Another example in the business world would be in the printing and document management industry. Manufacturers used to sell printers, copiers and supplies through distributors and resellers.

Now enterprise customers want to get a handle on their costs for document management and are turning to the manufacturers to deliver managed print services. Essentially the enterprise is asking the manufacturer to provide outsourced management of their on-site printers, copiers and scanners. The manufacturer will remotely monitor usage on each device, proactively order supplies and perform preventive maintenance. They can even examine usage patterns and recommend optimization of the infrastructure to lower energy usage costs. The business models for this can get very fine-grained with enterprise customers paying based on percentage toner coverage on a page.

Are industry customers prepared to transform their business?

If we think about the TV and printer manufacturer examples given above it is clear that traditional product manufacturers have a lot of learning to do before they will be successful in the new world of hyperconnected services.

Probably the most significant change is the direct and ongoing customer relationship that comes with a service-based business model. Any outage or hiccup in the service delivery or billing process will immediately have a negative impact on the provider’s brand. And because there is less up-front investment, the switching cost for services is lower than that for products. So customers can defect to the competition more easily.

This means that the customer management, service setup, delivery and billing processes must be rock-solid reliable. Companies must also be ready to digest and analyze the mountains of customer behavior data that they can see as they deliver direct services. And all these processes have to be designed to scale from small initial trial deployments up to tens of thousands of direct enterprise customers or hundreds of millions of direct consumers.

Second, the pricing model for services is more complex than that for products. Services are often sold in bundles with many options and cross-service discounts. And revenues can be realized when services are started, as they are used based on metered usage, with recurring subscription fees or with “freemium” models. This complexity exists because it allows offers and pricing to be rapidly tailored to different groups of customers to exploit shifting market opportunities.

Finally, it is our experience that service-based business models quickly evolve into so-called multi-sided business models where the service provider runs a marketplace for third-party providers who add value to the core service. The service provider bills the customer on their behalf and shares revenue with them. In the TV manufacturer example above, the manufacturer needs to share revenues with the media companies and the widget developers.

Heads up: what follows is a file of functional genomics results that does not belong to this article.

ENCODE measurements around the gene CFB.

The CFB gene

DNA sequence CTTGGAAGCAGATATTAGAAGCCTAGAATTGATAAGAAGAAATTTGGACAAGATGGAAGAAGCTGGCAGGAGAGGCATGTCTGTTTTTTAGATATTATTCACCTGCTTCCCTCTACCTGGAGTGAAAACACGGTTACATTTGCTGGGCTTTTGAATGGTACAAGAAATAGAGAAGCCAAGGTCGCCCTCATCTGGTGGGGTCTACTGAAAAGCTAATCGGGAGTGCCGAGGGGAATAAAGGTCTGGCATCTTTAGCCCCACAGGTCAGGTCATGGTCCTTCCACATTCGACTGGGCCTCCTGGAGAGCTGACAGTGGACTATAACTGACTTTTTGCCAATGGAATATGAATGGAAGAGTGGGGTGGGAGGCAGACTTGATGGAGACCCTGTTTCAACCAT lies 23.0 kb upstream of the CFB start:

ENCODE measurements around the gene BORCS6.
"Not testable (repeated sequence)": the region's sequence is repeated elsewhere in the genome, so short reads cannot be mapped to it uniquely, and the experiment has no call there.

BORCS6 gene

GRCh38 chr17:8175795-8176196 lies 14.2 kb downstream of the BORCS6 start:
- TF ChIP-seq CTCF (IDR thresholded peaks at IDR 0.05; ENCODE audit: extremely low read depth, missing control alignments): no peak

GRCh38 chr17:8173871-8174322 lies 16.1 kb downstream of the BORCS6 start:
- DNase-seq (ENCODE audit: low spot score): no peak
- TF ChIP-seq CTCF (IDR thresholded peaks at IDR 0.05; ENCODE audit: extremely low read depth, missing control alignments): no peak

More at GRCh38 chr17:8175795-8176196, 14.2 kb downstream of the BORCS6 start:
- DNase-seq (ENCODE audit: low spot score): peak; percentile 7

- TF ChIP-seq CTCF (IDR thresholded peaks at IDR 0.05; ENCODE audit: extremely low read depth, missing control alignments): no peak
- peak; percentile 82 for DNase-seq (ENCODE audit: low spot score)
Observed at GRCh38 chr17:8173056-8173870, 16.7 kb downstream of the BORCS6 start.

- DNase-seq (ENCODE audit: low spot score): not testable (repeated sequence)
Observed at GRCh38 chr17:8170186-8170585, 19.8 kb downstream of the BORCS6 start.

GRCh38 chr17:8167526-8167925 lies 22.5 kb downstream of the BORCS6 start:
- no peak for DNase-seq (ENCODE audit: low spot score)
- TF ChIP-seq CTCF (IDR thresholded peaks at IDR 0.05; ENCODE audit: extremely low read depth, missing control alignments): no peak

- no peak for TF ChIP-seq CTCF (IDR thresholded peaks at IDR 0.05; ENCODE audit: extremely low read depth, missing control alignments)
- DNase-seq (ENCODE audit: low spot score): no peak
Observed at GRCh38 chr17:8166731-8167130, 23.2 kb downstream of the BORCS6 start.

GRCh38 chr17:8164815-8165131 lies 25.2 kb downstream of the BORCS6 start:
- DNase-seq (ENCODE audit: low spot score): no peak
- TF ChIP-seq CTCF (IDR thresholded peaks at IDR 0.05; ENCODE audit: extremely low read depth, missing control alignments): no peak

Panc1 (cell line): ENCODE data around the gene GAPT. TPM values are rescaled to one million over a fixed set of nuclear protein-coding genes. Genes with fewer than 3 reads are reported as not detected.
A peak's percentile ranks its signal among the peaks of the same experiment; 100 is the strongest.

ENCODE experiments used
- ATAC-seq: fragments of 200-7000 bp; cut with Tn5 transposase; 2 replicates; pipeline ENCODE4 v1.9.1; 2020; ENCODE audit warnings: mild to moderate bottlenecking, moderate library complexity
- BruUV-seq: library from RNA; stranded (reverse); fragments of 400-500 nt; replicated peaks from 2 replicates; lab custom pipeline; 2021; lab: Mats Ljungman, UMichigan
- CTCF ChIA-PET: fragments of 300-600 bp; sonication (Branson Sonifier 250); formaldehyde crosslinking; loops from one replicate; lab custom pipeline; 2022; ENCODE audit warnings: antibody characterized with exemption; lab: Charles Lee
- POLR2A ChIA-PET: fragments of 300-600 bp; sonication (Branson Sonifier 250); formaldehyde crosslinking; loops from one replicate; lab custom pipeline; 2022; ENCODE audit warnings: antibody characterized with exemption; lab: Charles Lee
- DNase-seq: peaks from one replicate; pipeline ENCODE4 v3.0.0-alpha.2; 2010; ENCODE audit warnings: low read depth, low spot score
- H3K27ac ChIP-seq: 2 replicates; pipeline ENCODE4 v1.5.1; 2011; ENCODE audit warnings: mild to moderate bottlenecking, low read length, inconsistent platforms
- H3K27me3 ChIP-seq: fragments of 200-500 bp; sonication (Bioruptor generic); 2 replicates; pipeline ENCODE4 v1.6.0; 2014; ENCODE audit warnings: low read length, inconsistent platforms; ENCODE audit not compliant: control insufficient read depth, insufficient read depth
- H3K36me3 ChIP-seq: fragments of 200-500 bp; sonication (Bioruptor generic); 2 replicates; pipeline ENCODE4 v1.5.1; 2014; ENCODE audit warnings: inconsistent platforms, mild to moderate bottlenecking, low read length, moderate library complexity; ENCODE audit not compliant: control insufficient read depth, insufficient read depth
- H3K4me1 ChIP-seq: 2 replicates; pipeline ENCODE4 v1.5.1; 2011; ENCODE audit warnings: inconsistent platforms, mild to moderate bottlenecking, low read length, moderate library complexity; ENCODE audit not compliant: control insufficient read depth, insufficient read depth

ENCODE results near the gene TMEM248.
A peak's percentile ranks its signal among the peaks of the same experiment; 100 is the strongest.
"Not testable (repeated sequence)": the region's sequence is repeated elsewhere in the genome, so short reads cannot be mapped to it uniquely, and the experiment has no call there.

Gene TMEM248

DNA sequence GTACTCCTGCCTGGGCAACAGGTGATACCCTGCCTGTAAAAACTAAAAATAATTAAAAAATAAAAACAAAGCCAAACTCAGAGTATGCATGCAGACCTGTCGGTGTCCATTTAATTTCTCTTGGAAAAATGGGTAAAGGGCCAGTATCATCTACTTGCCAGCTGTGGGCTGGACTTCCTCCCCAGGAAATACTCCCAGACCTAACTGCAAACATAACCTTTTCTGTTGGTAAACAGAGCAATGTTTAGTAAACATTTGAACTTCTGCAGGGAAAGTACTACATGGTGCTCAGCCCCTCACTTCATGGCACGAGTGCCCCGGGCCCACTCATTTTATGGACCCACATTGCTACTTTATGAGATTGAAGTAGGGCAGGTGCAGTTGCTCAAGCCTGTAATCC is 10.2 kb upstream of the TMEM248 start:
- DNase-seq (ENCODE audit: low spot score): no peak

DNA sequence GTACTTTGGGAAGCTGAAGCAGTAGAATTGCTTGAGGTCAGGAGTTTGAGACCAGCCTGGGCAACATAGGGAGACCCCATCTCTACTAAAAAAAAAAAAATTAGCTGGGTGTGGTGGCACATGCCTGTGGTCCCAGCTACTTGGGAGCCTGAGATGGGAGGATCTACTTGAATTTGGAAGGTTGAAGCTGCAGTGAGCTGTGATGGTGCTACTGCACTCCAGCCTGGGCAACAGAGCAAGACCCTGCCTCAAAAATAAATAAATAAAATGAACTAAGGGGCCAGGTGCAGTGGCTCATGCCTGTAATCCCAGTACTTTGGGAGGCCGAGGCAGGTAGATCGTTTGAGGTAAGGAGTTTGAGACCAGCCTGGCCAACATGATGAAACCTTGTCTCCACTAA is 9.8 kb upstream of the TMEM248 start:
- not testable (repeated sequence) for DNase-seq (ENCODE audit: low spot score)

For a lot of industries who are just starting to launch hyperconnected services one or more of these three things are new challenges: direct customer relationships, flexible pricing models and running multi-sided markets.

How can SAP help customers to drive or enable business transformation? What role do SAP innovative technologies in the areas of in memory, mobility, analytics and on demand play within this context?

SAP has a long experience in helping companies transform themselves and their industries. We are the leader in delivering industry-specific solutions to dozens of different industries and in making connections across industry value chains to help each customer become a best run business. We know that when industries and business models transform then change needs to happen in people, processes and IT systems.  Thus we have a broad-based value management program that can help customers structure and sequence their transformation, delivering incremental value at each step.

Our solutions for the Consume to Cash business process work within the overall portfolio of innovative on premise, on device and on demand solutions and technologies from SAP and take advantage of in-memory processing to ensure scaling from small to massive deployments while helping ensure low TCO.

Our customers frequently combine our Consume to Cash applications with our analytics solutions since it is essential to rapidly get a solid understanding of customer behavior and preference and use this to design new service offers and bundles.

We are also innovating in the area of on device mobility around Consume to Cash because we recognize the proliferation of smart devices as a huge opportunity to engage with customers in new ways and to enable for new forms of service monetization and smart commerce.

If you’re interested in learning more, read my recent article “Transformed telcos can build business as other enterprises face transformation” mentioned above and the IDC vendor spotlight “Gearing Up for Rapid Telecom Innovation with Flexible Billing and Services.”